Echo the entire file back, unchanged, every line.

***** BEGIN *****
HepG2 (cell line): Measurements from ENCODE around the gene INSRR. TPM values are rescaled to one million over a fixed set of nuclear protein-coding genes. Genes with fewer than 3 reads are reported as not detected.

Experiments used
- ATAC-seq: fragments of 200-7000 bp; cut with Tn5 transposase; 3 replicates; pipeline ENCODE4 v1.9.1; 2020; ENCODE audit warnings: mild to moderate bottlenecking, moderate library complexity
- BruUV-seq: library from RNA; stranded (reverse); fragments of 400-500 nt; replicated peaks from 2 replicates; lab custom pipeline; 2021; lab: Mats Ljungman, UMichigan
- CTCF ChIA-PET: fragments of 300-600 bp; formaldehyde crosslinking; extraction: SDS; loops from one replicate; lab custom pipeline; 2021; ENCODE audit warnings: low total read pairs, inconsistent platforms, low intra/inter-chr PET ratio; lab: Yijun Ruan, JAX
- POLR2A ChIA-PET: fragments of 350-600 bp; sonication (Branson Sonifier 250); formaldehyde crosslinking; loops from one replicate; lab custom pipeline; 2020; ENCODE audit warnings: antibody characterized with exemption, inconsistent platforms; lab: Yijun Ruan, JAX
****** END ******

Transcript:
HepG2 (cell line): Measurements from ENCODE around the gene INSRR. TPM values are rescaled to one million over a fixed set of nuclear protein-coding genes. Genes with fewer than 3 reads are reported as not detected.

Experiments used
- ATAC-seq: fragments of 200-7000 bp; cut with Tn5 transposase; 3 replicates; pipeline ENCODE4 v1.9.1; 2020; ENCODE audit warnings: mild to moderate bottlenecking, moderate library complexity
- BruUV-seq: library from RNA; stranded (reverse); fragments of 400-500 nt; replicated peaks from 2 replicates; lab custom pipeline; 2021; lab: Mats Ljungman, UMichigan
- CTCF ChIA-PET: fragments of 300-600 bp; formaldehyde crosslinking; extraction: SDS; loops from one replicate; lab custom pipeline; 2021; ENCODE audit warnings: low total read pairs, inconsistent platforms, low intra/inter-chr PET ratio; lab: Yijun Ruan, JAX
- POLR2A ChIA-PET: fragments of 350-600 bp; sonication (Branson Sonifier 250); formaldehyde crosslinking; loops from one replicate; lab custom pipeline; 2020; ENCODE audit warnings: antibody characterized with exemption, inconsistent platforms; lab: Yijun Ruan, JAX